Jenny Carson was just nine years old when she was murdered whilst taking a shortcut through Kenton Woods. Her father blamed lawyer Charles Lendon for her death - not that he thought he was physically responsible, but because Lendon had refused to allow the local children to use his driveway as a shortcut to school, forcing them to cut through the woods if they were late. Lendon wasn't a popular man - he would say that lawyers never are - partly because of his attitudes, but his incessant womanising had made him a lot of enemies. When Lendon was murdered a couple of months after Jenny's death, there was no shortage of suspects. Full Review

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Murder at the Manor Hotel (Melissa Craig 4) by Betty Rowlands

link=Category:{{{rating}}} Star Reviews Crime

Melissa Craig should have been getting on with writing her latest mystery novel but she'd been sidetracked into working on the script for a pantomime. It wasn't a traditional panto, but a spoof for the birthday party of a local millionaire, to be held on Halloween. It's got all the hallmarks of a mystery and a pantomime and it looks as though cast and audience are all in for a good time with the rehearsals being held in a luxury hotel. Well, they were until one member of the cast turns up dead in the cellar at the bottom of a steep flight of stairs. What was he doing there and why is the hotel manager acting so strangely? Full Review

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Salvation by Peter F Hamilton

link=Category:{{{rating}}} Star Reviews Science Fiction

Apparently the term space opera was coined in 1941 as a pejorative. It was borrowed not from the high-brow musical art form, but from the common or garden 'soap opera'. It related to a particular kind of science fiction which the coiner (one Wilson Tucker) described as a hacky, grinding, stinking, outworn, spaceship yarn. It would be fifty years later before the term started to be re-appropriated to cover – if still the same themes of distant futures, military conflict, heroism and a simplistic set of values – more literary, more expansive works. The term is now taken as compliment. Full Review

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House of Glass by Susan Fletcher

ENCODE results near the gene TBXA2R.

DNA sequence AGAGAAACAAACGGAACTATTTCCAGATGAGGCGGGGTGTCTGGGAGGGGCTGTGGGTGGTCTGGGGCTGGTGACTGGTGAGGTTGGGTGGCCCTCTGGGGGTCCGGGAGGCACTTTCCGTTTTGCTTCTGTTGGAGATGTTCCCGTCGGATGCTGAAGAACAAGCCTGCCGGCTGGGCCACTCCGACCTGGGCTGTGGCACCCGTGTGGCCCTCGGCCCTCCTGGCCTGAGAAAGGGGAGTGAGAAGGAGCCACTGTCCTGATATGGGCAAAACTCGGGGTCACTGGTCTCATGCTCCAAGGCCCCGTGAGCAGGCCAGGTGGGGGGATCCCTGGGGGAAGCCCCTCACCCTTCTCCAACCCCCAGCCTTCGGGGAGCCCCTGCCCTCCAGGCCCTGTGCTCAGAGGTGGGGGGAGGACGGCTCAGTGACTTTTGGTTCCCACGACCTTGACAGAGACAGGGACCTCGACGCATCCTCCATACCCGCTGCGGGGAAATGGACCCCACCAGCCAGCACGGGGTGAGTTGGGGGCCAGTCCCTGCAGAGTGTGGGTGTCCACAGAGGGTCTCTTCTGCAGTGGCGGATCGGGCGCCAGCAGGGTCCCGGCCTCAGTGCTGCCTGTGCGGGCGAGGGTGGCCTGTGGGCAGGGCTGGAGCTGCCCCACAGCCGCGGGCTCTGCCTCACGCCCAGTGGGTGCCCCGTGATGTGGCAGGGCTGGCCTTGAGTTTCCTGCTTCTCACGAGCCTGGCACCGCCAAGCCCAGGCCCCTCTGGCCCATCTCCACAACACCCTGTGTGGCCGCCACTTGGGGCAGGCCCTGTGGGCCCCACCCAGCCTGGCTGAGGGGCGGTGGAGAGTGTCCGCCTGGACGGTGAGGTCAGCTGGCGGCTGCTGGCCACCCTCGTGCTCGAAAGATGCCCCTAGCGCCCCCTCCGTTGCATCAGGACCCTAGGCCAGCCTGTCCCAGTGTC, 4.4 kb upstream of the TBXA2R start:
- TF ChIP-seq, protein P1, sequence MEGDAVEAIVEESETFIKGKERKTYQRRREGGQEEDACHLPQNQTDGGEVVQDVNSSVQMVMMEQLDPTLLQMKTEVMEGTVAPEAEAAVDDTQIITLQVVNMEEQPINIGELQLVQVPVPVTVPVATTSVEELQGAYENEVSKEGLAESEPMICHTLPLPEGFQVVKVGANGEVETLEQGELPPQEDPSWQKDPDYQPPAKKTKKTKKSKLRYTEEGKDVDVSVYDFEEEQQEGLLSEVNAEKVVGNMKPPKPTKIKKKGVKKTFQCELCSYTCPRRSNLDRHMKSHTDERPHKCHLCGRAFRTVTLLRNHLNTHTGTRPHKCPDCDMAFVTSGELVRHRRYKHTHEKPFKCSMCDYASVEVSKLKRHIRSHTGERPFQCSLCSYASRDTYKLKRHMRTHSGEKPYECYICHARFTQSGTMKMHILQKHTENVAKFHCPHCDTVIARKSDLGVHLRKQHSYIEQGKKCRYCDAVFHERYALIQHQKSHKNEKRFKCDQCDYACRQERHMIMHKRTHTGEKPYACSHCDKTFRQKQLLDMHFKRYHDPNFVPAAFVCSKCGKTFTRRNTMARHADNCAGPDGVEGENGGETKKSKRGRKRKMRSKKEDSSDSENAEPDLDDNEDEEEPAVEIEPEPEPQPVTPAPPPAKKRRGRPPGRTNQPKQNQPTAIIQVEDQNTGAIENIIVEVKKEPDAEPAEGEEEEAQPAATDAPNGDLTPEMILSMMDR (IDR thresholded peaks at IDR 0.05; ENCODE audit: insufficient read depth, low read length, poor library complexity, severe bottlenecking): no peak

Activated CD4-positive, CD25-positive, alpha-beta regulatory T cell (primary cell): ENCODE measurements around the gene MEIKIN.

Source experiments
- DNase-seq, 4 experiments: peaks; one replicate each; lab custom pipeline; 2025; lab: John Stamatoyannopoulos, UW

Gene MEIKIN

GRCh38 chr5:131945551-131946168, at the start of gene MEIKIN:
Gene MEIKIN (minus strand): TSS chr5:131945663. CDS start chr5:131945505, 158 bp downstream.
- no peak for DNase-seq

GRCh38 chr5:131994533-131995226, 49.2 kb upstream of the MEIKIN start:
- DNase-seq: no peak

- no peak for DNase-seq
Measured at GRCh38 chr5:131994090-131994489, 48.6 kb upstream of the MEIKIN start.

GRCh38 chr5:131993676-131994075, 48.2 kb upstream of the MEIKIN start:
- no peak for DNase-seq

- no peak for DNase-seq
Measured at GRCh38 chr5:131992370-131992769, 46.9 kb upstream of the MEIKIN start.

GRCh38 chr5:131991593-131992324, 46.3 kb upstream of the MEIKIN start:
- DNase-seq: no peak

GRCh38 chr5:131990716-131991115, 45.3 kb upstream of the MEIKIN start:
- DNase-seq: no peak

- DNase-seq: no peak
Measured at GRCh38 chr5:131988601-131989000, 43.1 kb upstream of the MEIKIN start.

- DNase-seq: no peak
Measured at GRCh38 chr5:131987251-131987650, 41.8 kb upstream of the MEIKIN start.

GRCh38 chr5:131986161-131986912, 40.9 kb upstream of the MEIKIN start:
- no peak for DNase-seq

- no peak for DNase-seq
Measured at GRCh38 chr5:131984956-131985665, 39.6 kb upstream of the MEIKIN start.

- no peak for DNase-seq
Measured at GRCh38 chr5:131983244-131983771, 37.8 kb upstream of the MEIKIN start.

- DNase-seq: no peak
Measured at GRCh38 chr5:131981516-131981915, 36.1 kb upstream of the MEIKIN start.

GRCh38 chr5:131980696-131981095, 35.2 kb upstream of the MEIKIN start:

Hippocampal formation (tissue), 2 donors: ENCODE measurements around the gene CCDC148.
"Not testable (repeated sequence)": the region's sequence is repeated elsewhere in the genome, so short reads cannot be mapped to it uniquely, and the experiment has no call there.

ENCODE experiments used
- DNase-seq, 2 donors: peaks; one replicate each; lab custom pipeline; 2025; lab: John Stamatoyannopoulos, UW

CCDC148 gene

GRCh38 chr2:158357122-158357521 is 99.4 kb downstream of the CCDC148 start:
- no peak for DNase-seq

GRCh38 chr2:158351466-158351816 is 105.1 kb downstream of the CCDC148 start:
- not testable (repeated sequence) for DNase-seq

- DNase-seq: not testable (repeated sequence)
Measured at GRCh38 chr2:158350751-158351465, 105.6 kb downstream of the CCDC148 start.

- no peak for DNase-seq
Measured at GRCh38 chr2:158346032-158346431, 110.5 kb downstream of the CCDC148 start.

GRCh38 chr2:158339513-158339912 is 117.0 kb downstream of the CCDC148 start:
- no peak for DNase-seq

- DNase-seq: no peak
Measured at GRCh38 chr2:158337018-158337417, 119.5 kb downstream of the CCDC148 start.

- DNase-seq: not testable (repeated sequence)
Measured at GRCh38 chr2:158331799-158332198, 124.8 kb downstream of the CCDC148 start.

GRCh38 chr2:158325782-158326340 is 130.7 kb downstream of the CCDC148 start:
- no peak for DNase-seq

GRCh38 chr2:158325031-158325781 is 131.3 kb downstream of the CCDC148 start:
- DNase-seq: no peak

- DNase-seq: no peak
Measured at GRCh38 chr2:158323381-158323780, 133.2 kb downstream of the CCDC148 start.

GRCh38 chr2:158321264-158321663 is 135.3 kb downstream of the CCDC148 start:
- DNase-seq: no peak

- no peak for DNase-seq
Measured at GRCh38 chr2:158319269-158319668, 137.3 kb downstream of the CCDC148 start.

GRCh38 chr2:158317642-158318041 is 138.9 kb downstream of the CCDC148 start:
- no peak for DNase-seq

link=Category:{{{rating}}} Star Reviews Literary Fiction, Historical Fiction

Clara suffered from Osteogenesis imperfecta: these days it would probably be called brittle bone disease and whilst there is still no cure, treatments have advanced. At the beginning of the twentieth century it meant that Clara was confined to her home, living life through a window and the tales her mother, Charlotte, brought home. Both became far too knowledgeable about bones and the sounds they made on breaking. Charlotte would list bones like continents. Clara would only escape the house after her mother's death - of a tumour at the age of thirty nine - and in her wanderings discovered Kew Gardens. Her growing knowledge of tropical plants led to the offer of a job stocking a newly-built glass house at Shadowbrook in Gloucestershire. Full Review

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Under the Ice (DCI Jansen) by Rachael Blok

link=Category:{{{rating}}} Star Reviews Crime

It's eleven days to Christmas and the cathedral city of St Albans is looking particularly festive with a covering of snow, but this belies the atmosphere: the body of a young girl has been found frozen in the local lake. DCI Jansen's only lead comes from Jenny Brennan - but can you put any credence on statements made by the sleep-deprived mother of a four month old child, particularly one who claims to have seen visions? Can you believe her statements that she's been sleep-walking in the middle of the night when she find evidence that the police have missed? When another girl goes missing the tiny city is in melt-down and for Jenny it all seems close to home. Far too close to home. Full Review

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The Light Between Worlds by Laura Weymouth

link=Category:{{{rating}}} Star Reviews Teens

Five years ago Evelyn, Philippa and James Hapwell escaped to the safety of their air raid shelter as bombs fell all around the streets of London. In the terrifying darkness waiting for their parents to join them, Evelyn prayed to be anywhere else. A plea that was answered by The Woodlands. One moment in grey London and the next surrounded by a rich green forest, the three children were transported from one world trapped in war, to another on the brink of its own. Full Review

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Clownfish by Alan Durant

link=Category:{{{rating}}} Star Reviews Confident Readers

When Dak's dad dies very suddenly, from a heart attack, Dak is left feeling lost and alone. His mum is lost inside her own grief, struggling to take care of herself, let alone care for Dak, and so he escapes to the local aquarium - somewhere that both he and his dad had loved. But then he discovers that actually, his dad has turned into a clownfish and is living at the local aquarium! What will Dak do when the aquarium's future is in question, and he may potentially lose his dad all over again? Full Review